Adam Morgan: Marquardt and Horn are mirror images of one another about 5-10 years apart. Both are great grapplers, but Marquardt is more near his prime while Horn is nearing the end of his career and will probably be more trainer than fighter during his latter years in the sport. As Caplan said, Horn looked like he didn’t care to be there when he fought Jorge Santiago this past summer. Horn is a good replacement on short notice but I just don’t see him winning against the Greg Jackson trained Marquardt. Marquardt via unanimous decision.
Gleison Tibau vs. Tyson Griffin
Sam Cupitt: Tyson “Fight of the Night” Griffin has faced a lot of the division’s best young talent and has always turned on an exciting performance. After scoring consecutive victories over Clay Guida and Thiago Tavares you would have expected more of a step up in competition than Tibau. Tibau’s a decent fighter and has had impressive moments since his move to lightweight but I don’t believe he is on the level of Edgar, Guida or Tavares. Griffin via TKO in Round 2.
Mike MacLeod: While “outclassed” may not be a fair assessment of Tibau, he shouldn’t prove to be too much of a problem for Griffin. If Griffin follows his game plan, he should end the fight early. Griffin via KO, round one.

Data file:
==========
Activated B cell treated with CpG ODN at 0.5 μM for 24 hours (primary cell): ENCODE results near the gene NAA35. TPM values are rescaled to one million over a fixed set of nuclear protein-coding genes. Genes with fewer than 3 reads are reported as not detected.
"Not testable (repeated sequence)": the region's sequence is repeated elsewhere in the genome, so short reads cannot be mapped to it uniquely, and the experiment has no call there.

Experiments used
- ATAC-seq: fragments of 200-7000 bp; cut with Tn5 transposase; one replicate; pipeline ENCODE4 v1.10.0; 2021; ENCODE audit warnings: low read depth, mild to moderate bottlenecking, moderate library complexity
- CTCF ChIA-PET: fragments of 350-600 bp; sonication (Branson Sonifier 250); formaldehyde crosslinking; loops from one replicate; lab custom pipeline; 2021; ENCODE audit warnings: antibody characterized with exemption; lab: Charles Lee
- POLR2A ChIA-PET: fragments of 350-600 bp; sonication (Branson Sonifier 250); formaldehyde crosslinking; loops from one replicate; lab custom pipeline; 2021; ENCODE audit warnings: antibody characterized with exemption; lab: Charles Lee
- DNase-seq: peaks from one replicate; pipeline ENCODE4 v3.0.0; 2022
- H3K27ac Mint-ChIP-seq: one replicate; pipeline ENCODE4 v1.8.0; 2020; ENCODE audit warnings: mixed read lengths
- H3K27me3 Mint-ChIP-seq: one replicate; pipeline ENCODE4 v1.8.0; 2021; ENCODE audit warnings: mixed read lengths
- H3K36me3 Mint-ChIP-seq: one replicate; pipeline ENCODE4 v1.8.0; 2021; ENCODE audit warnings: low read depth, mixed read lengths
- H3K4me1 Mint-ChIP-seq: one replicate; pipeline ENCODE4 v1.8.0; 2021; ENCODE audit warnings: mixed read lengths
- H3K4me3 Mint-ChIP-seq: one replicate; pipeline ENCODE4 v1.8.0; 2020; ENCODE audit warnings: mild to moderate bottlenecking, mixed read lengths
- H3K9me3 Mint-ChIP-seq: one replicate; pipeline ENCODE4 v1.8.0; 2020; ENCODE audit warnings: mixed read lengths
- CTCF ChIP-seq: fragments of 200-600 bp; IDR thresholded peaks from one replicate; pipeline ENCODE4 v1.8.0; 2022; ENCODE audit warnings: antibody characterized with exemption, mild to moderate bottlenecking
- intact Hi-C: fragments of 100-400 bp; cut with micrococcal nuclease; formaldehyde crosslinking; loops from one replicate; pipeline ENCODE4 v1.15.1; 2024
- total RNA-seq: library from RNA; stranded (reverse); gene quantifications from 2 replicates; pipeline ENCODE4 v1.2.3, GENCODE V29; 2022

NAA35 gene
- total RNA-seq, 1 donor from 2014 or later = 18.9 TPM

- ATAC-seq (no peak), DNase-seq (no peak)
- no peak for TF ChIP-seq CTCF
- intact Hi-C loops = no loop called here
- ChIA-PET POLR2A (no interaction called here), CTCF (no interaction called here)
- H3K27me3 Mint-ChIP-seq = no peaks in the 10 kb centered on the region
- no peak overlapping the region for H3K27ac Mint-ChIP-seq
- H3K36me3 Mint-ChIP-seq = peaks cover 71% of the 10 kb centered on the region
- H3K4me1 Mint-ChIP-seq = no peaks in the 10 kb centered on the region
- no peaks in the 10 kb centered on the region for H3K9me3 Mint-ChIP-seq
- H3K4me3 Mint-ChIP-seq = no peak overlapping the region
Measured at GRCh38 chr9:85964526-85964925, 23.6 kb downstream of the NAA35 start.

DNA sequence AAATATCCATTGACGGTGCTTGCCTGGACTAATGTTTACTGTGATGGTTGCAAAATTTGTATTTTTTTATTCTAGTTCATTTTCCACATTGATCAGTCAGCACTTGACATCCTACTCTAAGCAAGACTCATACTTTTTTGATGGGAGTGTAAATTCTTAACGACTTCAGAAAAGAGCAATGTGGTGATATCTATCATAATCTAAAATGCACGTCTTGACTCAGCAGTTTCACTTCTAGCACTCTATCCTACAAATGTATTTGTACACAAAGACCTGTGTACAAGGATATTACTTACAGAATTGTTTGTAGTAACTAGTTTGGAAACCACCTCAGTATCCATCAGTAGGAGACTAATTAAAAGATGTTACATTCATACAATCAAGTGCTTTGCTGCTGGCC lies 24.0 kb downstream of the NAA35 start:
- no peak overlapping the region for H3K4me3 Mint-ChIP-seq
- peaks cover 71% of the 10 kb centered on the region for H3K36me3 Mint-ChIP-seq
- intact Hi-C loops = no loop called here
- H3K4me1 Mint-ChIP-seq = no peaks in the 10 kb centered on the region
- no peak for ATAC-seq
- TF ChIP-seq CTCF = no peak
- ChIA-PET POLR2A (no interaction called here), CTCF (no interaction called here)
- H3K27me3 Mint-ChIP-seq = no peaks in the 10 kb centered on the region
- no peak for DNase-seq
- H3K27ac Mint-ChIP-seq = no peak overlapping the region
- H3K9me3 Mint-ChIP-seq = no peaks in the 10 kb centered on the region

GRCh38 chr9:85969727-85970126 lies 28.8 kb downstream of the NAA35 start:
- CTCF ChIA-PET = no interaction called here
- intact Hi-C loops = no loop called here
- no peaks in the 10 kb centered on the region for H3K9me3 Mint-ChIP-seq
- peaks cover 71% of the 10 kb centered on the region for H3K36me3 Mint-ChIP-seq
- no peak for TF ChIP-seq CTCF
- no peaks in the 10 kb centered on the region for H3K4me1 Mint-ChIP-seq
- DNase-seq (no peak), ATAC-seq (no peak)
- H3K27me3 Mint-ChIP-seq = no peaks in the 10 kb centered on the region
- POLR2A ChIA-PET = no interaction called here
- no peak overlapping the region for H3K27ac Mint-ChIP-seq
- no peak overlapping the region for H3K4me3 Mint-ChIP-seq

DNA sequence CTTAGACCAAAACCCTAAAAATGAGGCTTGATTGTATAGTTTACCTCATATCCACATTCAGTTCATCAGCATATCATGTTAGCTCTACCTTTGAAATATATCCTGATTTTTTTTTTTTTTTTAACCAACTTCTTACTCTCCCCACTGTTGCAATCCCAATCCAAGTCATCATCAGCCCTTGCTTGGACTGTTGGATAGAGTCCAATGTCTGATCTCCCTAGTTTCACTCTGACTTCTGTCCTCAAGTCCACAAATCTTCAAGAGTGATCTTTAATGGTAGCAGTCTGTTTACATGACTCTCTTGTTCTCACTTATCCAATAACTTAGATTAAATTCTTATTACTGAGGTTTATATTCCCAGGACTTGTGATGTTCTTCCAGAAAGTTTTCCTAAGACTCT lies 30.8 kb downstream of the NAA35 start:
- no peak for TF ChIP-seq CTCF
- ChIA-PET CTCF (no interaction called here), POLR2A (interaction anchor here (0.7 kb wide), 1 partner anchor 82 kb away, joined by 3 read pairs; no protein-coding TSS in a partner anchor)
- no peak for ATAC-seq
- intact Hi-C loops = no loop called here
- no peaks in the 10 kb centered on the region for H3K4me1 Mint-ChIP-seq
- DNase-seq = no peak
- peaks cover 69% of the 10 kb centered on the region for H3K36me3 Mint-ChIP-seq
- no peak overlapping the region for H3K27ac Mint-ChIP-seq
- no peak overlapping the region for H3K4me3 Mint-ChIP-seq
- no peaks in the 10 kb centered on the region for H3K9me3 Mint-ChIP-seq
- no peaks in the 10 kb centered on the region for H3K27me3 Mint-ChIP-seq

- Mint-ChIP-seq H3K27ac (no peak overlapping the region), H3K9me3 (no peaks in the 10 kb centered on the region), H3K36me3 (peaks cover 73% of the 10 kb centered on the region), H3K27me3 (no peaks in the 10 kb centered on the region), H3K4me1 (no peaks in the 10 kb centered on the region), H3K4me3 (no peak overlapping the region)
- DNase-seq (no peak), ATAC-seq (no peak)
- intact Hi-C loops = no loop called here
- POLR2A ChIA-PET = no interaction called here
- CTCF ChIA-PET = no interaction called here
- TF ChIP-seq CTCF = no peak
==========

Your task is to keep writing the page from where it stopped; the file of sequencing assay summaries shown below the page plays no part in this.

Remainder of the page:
Sam Caplan: I see Tibau as a one-dimensional fighter. Granted, he’s exceptional at that one facet of fighting (BJJ) but he finds himself matched up with a fighter in Griffin who is very well-rounded. Griffin’s wrestling is strong and his boxing is underrated. Griffin via first round TKO.
Ram Maramba: I like both these guys, but Griffin is on the verge of a title-fight for a reason. Tibau is an awesome grappler, but Griffin proved against Tavares he can hang with the craftiest of the craft. If Griffin doesn’t get stupid and throw arm-punches all night, he’ll earn himself his first stoppage in the 2nd round by GnP TKO.